A cycle that lasts less than 25 days is called a shortened cycle. It often occurs in young girls or in women before the menopause. The cause is often a hormonal imbalance. In many cases, the luteal phase is shorter in shortened cycles than in a normal cycle. In addition, a cycle that is too short can be an indication that ovulation has not taken place. A shortened cycle does not necessarily need to be treated, but it should still be clarified.

Long Cycle

A long cycle can last between 35 and 45 days. If your cycle is regularly longer than 45 days, you should see a doctor. The reason for a missed period is rarely a medical condition. In most cases, a prolonged cycle is caused by stress. However, medication or stopping contraceptives can also be a reason for a prolonged cycle. To bring the female cycle back into balance, the underlying condition must be treated.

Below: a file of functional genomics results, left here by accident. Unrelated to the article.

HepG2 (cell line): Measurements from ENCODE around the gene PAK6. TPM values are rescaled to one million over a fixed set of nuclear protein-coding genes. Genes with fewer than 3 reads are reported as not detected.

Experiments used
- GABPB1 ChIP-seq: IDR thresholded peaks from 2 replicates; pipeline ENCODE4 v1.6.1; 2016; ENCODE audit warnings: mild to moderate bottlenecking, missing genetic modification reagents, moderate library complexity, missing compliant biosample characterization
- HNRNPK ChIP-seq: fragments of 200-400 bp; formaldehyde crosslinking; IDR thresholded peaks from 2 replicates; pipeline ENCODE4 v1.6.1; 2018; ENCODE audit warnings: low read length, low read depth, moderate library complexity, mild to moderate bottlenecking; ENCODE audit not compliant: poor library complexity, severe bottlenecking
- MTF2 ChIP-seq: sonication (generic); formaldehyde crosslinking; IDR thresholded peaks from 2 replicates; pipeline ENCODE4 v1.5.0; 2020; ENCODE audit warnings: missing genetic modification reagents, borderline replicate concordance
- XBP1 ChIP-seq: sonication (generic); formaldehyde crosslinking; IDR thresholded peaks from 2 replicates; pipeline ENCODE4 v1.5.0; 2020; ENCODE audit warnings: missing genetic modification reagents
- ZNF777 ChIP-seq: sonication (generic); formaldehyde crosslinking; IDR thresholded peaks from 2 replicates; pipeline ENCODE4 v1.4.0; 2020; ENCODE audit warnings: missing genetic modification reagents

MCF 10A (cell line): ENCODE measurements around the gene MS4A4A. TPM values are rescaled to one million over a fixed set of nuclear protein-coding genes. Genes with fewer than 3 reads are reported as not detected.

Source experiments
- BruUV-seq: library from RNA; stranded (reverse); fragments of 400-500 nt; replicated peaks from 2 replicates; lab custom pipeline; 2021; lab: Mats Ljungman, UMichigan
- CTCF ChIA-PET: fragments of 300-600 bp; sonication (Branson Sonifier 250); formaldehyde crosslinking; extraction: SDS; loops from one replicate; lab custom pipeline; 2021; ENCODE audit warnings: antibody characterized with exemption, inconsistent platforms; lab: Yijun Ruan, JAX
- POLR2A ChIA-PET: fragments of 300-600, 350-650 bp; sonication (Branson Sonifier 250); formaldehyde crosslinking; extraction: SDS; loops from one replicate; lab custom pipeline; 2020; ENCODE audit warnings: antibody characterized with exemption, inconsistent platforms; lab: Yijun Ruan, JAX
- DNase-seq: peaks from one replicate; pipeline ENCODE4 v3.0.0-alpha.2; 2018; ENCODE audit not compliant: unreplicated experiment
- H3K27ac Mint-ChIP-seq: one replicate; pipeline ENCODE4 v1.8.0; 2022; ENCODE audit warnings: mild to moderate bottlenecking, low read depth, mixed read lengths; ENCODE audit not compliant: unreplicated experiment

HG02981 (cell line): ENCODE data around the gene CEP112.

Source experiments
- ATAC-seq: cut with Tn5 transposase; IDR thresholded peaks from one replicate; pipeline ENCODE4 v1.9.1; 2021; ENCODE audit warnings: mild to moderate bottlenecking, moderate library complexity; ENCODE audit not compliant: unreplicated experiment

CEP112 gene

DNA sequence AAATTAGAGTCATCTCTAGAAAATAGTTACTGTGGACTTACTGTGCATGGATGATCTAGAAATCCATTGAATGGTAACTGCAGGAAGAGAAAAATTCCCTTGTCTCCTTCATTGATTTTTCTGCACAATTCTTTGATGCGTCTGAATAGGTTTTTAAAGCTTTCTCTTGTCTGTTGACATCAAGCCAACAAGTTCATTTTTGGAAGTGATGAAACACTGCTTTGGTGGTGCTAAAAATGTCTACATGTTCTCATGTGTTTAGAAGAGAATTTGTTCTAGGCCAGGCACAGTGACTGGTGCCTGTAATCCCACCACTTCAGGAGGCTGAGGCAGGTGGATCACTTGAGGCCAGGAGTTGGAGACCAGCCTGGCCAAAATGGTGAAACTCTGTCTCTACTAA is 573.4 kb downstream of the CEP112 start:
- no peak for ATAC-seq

Bleeding between Cycles

Bleeding outside the menstrual cycle is called intermenstrual bleeding. Most of them are one-off and pass after a few hours. However, the bleeding can last for several days. Intermenstrual bleeding can occur immediately after ovulation and is often hormonal. Rarely, it is caused by contraceptives like the IUD or the pill. You should check with your gynaecologist and change your contraceptive if necessary. Heavy bleeding is often caused organically and should definitely be checked out by a specialist.

If there are no organic or hormonal causes, the use of medicinal plants can be useful. Medicinal plants such as St. John’s wort, pomegranate, black cumin and hemp also help with other cycle-related complaints.

Laia’s FemBalance combines the effects of traditional gynaecology. During menstruation, for example, a gentle massage of the lower abdomen with our menstrual belly oil helps to relieve the discomfort. Try the gentle oil in your next cycle and convince yourself of its warming effect!